If you still don’t know where to start or what this might look like for your organization, we’d be happy to schedule a quick 30-minute call.
According to Turi McKinley, Executive Director at frog design, “Design thinking is just a fancy name for the creative process.”
The ability to think like a designer, through multiple iterations, and learning from the worst failures is the most important skill a leader can have. Design thinking is rooted in empathy and the ability to put the customer or client at the center of the journey.
Design thinkers use physical and virtual space to expand and extend their intelligence and are unafraid to try new things. The best design thinkers use visual tools to explore new avenues of value for the business. The executive should be testing and building not just products, but entire worlds.
Here are the top four abilities of design thinkers. They can be used to directly address the four problems of business (listed below) and they are so simple you can start practicing them today.
1. Frame (and Re-Frame) the Problem
Take a step back, look at it from a different angle. Use multiple lenses and literacies interchangeably. What does it look like as a spreadsheet? A project plan? A to-do list? A GANTT chart? A drawing with Sharpies on butcher paper? Consider the human impact (subjective), the organizational or relational impact (intersubjective), the business or bottom line impact (objective). Ask yourself, “How else might I/we look at this?” Give yourself permission to play, be curious and creative.
2. Enable Experimentation
There is no such thing as failure. View everything as an experiment, and you will always get results. If you are always testing and learning, then you will have valuable data that can be reviewed and synthesized into your next launch. Additionally, it stands to reason that results from testing on any target group will carry over to similar users. Design thinking is less of a process and more of a sequence. Model a bias toward making in the business (always be prototyping) and schedule time for this to happen. If it’s not on the calendar, it’s not real.
3. Communicate Your Ideas
As a leader, you must come back from (not overcome) the exhaustion, overwhelm, and fatigue. After regaining a sense of clarity and purpose, you must be able to open your mouth and broadcast those big, wild, visionary dreams to the team again and again -- “painting done” until it’s done. Smart leaders know they must do this visually. Think of the coach at the front of the room sketching out the play on the whiteboard. Think of the best PowerPoint presentation you’ve ever seen (OK, I lied, that one doesn’t exist). Think of the first time you were shown how to use a tool or paintbrush. Think of a political speech that moves the hearts and minds of the people. People don’t follow a business, they follow leaders. In most cases, it’s not the leader they’re drawn to, it’s the challenge that the leader is able to articulate. What challenge are you asking your team to help you overcome?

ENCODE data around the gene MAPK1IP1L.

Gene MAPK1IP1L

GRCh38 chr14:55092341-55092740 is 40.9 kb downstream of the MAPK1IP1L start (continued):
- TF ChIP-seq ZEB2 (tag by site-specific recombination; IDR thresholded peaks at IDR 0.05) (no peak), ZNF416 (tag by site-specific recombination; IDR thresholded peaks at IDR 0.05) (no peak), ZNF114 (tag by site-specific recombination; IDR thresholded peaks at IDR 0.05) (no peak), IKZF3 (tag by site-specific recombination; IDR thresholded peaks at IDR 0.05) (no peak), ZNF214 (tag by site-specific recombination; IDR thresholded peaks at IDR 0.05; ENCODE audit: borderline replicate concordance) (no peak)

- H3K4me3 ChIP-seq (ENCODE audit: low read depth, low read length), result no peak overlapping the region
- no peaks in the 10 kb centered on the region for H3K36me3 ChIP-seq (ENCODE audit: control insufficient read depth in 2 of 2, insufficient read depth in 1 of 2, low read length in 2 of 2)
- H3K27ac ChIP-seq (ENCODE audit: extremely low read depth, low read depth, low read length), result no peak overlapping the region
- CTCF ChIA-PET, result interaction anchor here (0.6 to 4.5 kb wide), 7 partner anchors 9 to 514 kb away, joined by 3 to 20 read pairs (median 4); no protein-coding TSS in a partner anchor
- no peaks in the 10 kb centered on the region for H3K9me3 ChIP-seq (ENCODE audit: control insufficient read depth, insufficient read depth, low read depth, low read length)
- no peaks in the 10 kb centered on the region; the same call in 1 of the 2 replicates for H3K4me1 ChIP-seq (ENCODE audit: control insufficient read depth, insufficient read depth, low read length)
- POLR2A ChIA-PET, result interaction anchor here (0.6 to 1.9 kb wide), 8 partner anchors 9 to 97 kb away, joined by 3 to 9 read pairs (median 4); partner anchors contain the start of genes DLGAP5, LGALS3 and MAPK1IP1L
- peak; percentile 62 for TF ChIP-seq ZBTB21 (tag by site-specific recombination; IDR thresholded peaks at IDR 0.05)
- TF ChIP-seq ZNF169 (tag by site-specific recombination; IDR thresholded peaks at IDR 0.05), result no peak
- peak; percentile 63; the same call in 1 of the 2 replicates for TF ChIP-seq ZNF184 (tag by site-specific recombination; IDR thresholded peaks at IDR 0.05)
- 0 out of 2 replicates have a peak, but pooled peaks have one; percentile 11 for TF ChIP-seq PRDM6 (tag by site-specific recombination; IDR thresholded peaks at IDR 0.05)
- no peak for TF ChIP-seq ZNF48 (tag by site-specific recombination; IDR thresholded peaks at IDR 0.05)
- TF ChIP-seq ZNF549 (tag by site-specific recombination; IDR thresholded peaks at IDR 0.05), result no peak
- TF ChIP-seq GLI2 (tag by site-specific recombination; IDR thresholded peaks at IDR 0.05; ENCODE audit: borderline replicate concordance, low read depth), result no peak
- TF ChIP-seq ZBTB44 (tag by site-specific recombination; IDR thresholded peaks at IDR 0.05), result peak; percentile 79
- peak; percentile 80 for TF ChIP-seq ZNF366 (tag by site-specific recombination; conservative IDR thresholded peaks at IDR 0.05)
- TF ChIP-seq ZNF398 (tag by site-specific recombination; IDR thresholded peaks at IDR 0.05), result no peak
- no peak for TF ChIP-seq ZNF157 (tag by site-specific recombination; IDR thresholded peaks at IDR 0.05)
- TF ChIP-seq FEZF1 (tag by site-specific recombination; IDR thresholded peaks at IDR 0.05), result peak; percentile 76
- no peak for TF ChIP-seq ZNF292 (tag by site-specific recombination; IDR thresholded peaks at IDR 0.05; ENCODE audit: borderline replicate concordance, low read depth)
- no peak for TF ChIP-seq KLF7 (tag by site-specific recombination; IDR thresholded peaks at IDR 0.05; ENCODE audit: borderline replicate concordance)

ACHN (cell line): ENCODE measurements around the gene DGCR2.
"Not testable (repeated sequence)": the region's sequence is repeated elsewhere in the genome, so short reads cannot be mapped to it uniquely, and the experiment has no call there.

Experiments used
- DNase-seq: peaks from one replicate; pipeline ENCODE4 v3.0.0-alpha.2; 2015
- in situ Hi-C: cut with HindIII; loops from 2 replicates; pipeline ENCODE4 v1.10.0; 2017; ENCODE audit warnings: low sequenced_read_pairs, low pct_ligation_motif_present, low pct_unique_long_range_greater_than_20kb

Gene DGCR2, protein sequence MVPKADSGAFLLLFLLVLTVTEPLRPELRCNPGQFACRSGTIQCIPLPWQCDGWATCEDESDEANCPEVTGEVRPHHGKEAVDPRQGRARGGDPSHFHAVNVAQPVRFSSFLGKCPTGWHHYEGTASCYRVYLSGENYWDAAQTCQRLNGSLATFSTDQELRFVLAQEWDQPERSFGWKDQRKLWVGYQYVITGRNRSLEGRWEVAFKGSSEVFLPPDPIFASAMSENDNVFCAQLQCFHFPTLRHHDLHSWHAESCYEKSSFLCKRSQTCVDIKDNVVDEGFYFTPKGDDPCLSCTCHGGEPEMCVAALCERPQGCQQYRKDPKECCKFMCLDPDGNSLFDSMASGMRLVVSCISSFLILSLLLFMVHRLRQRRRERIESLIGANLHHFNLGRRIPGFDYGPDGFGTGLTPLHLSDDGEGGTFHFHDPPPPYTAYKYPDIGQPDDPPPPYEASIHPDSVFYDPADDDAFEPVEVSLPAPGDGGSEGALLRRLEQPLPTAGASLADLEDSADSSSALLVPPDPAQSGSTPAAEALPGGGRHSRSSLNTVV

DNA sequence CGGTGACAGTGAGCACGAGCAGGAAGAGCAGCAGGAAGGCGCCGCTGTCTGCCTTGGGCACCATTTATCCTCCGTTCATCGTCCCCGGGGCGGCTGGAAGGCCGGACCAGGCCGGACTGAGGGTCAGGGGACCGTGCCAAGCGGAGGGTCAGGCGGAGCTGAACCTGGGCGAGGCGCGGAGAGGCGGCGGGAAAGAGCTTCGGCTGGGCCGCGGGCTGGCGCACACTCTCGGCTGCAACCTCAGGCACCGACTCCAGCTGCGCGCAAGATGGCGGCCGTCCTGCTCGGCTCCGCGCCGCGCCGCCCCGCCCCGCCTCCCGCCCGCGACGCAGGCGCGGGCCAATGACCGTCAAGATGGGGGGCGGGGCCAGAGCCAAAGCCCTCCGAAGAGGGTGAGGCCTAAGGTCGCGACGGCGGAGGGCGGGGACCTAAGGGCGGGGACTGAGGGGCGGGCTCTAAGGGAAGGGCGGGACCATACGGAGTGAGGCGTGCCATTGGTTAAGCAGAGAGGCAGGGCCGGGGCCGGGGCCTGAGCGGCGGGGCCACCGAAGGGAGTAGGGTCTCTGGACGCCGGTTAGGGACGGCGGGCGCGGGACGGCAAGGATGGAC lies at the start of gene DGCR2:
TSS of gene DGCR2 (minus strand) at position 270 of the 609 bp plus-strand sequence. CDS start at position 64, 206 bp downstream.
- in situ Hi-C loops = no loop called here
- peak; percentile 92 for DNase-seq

4. Direct the Team
The best CEOs lead from the bottom of the pyramid. They know that they will get the results and outcomes they need through other people. Not only are they focused on a succession plan, with at least two people lined up behind them -- mentoring and teaching others what they need to know in order to succeed -- they are encouraging and facilitating collaboration among team members. The team needs to be able to turn toward each other to create tools and solutions in the leader’s absence. They should be equipped with the best resources, given permission to make decisions, given access to “lab” space where they can experiment, and given permission to fail. Demonstrate the process, model the best behavior, show them what you want done, and your team will not let you down.
Four Big Problems
And, here are the top problems that business leaders find themselves in. These challenges to growth or innovation can be remedied by directly applying a little visual aptitude (and the abilities described above).
1. Big Picture Paralysis
One of our clients told us their strategy felt like “a tumbled bail of rope.” They needed the line to be clear and hanging at the ready. Our job was to lead them through the process of liberating each of their lines of business from snags and knots. Business is complex and messy. And the overload of information can make our brains slow down, or worse, come to a halt. If you’re experiencing this, you may be hearing or saying things like, “I can’t get my priorities in line” or “I don’t even know where to start.”
Solution: Reframe the Problem
2. Reliance on Process
Sometimes we’re lazy. Sometimes we want to read a book or watch a video and have someone else give us the answers. Sometimes we want to take the easy way out. Unfortunately, in business, there is no proven method or set of instructions to follow. You are not recreating a recipe to prepare that perfect dish you saw on YouTube. You are not creating a piece of clothing from a pattern. Following steps 1-4 will not get you a repeatable outcome. When you are stuck in “step reliance,” you are destined for disappointment and you may be saying things like, “I wish someone would just tell me what to do.”
Solution: Enable Experimentation
There are many reasons you feel tired. It can be from informational or emotional overwhelm. It could be the strain of mode-switching from the constant pivoting and responding that’s required in your business. It could be that you aren’t managing your time or work effort wisely. Sometimes leaders simply feel oppressed by the unknown -- a sense of uncertainty that is not the invigorating or adventurous kind. For whatever reason, if you are feeling exhausted, pushing through it will never solve the problem. Stop. Walk away. Take a breath. Take a nap or a vacation. Return with clarity and strength.
Holding on too tightly to the reins of your business will limit collaboration and severely hamper the open sharing of ideas. You might be creating the illusion of collaboration by having meetings where the team brainstorms possibilities only to end up returning to your original thought or argument, saying, “well, we really have to do this” or “I’ve made an executive decision that we will go this way.” If you are focused on control, you may also be too concerned with things like loyalty or team members being “all in” instead of measuring and getting actual results.
Solution: Direct the Team
ABOUT THE Author
Joran Slane Oppelt is an international speaker, author and consultant with certifications in coaching, storytelling, design thinking and virtual facilitation.